Texas. See My Café-CCC, Ltd. v. Lunchstop, Inc., 107 S.W.3d 860, 864
(Tex. App.-Dallas 2003, no pet.); In re Cornerstone Healthcare Holding
Group, Inc., 348 S.W.3d 538, 540 (Tex. App.-Dallas 2011, orig.
proceeding); Falk, 317 S.W.3d at 526. We review a trial court's ruling
concerning the validity and enforceability of a forum selection clause
for an abuse of discretion. See Cornerstone, 348 S.W.3d at 540; Falk,
317 S.W.3d at 526. A trial court does not abuse its discretion if it
bases its decision on conflicting evidence. My Café, 107 S.W.3d at 864.
In issues one and two, SuperMedia argues that the trial court
abused its discretion by not enforcing the forum selection clause.
Appellees respond that SuperMedia did not prove appellees contractually
consented to jurisdiction in Texas. We agree with appellees.
At the hearing on the special appearance, the parties disputed
whether the December 2006 Terms and Conditions applied to all of the
Applications. SuperMedia attempted to prove they did by presenting
testimony from its corporate representative, Vanessa Andros. Andros
testified generally that the December 2006 Terms and Conditions applied
to all the advertising agreements with appellees. She testified
specifically that those terms and conditions applied to the Applications
dated March 20, 2007, May 15, 2007, September 13, 2007, December 4,
2007, and February 4, 2008. She also testified, however, that over the
years SuperMedia changed the terms and conditions that applied to these
Applications. Andros testified that the company did some “minor
tweaking” of the terms and conditions throughout the years and made a
dramatic change in December 2008. She said up until December 2008,
“things were not changing that much” during the “minor tweaking.” Andros
testified that it was company policy that a sales representative would
give an advertiser a copy of the terms and conditions that applied at
the time an application was signed. She conceded, however, that she did
not have personal knowledge about what specific terms and conditions
appellees received when they signed each of the Applications.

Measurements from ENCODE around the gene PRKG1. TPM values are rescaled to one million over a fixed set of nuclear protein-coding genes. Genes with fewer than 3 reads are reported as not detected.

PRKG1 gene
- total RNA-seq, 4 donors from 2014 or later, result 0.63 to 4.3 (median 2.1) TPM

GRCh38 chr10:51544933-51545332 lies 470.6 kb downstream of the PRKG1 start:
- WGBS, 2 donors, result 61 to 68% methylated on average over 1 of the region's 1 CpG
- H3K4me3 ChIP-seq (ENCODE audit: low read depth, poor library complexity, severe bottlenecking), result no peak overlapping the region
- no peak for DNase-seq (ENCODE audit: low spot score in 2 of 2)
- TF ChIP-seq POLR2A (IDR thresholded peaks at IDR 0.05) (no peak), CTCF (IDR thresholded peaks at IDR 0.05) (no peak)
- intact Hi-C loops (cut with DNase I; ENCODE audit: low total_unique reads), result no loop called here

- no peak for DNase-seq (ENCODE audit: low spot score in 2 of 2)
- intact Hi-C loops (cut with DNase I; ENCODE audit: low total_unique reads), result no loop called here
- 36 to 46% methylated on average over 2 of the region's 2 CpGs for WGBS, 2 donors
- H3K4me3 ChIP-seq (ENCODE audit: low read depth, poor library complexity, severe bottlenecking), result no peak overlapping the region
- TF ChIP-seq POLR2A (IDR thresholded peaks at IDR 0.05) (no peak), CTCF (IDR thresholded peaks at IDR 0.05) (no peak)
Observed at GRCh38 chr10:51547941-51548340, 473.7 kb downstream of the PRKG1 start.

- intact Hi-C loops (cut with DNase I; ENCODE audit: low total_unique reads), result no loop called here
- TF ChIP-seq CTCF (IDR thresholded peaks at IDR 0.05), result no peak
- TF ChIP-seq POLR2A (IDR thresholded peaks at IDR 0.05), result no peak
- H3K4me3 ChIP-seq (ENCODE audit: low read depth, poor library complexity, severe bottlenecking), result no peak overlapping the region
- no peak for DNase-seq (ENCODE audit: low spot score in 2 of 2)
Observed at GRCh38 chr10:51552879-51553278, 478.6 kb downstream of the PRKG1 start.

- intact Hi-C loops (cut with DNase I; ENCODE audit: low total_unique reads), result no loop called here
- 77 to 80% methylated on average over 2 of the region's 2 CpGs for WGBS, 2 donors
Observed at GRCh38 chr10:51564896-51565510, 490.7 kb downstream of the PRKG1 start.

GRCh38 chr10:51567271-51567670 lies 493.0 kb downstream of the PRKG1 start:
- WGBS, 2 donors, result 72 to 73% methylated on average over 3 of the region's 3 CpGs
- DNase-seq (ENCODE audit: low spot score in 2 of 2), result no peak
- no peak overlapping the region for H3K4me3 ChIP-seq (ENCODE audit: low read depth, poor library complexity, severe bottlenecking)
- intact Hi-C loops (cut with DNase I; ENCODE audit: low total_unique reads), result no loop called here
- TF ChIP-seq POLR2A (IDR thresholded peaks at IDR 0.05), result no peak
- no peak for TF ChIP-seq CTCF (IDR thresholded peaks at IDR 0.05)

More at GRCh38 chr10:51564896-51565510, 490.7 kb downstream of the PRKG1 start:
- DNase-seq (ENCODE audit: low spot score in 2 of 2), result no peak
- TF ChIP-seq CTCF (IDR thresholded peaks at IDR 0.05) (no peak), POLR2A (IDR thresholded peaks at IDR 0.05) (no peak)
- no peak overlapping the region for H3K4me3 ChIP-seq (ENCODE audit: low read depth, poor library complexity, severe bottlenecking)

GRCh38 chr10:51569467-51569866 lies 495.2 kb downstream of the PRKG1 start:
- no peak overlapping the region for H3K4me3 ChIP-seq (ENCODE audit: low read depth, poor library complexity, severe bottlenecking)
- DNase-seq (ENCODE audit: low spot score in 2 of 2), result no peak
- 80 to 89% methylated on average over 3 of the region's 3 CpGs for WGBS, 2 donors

Based on this evidence, appellees argued below that SuperMedia
did not sustain its burden to show that the Applications contained forum
selection clauses designating Dallas County as a proper forum for this
lawsuit. Appellees argued that SuperMedia did not present any evidence
about what specific terms and conditions appellees received when they
signed sixteen of the Applications, and the last Application did not
contain any language designating Dallas County as a proper forum. The
record supports appellees' argument, and that is one ground upon which
the trial court could have based its decision to grant the special
appearance. See Footnote 2 Accordingly, we conclude that the trial
court did not err by granting appellees' special appearance.
We resolve appellant's first and second issues against it. We do
not need to reach issue three, which addresses the doctrine of forum non
conveniens. We affirm the trial court's order granting appellees'
The December 2006 Terms and Conditions contained the following
SECTION 19. GOVERNING LAW. Advertiser and Publisher agree that this
Application and all disputes relating to this Application will be
governed by and interpreted according to the State of Texas as applied
to agreements entered into and to be performed entirely within Texas
between residents. Venue as to any action or proceeding initiated by
either party will be proper in Dallas County, Texas.
Appellees disputed whether this provision is a forum selection clause.
Based on our resolution of this appeal, however, we do not need to reach
The trial court expressed concern that SuperMedia had not carried its
initial burden to show that each of the Applications contained a forum
selection clause and remarked:
[Y]ou have got to prove that your contract had this forum selection
clause. . . . I think the proof is absent because - on [contracts] A-1
through 16, it refers to an addendum that was - that was attached, and
it's not attached. . . . [S]o we don't know exactly what was attached.
Now, I know you can testify to what the process was and what the
policies was [sic]. I don't think that's -- that's enough because you
have to prove because we know that y'all changed it. . . .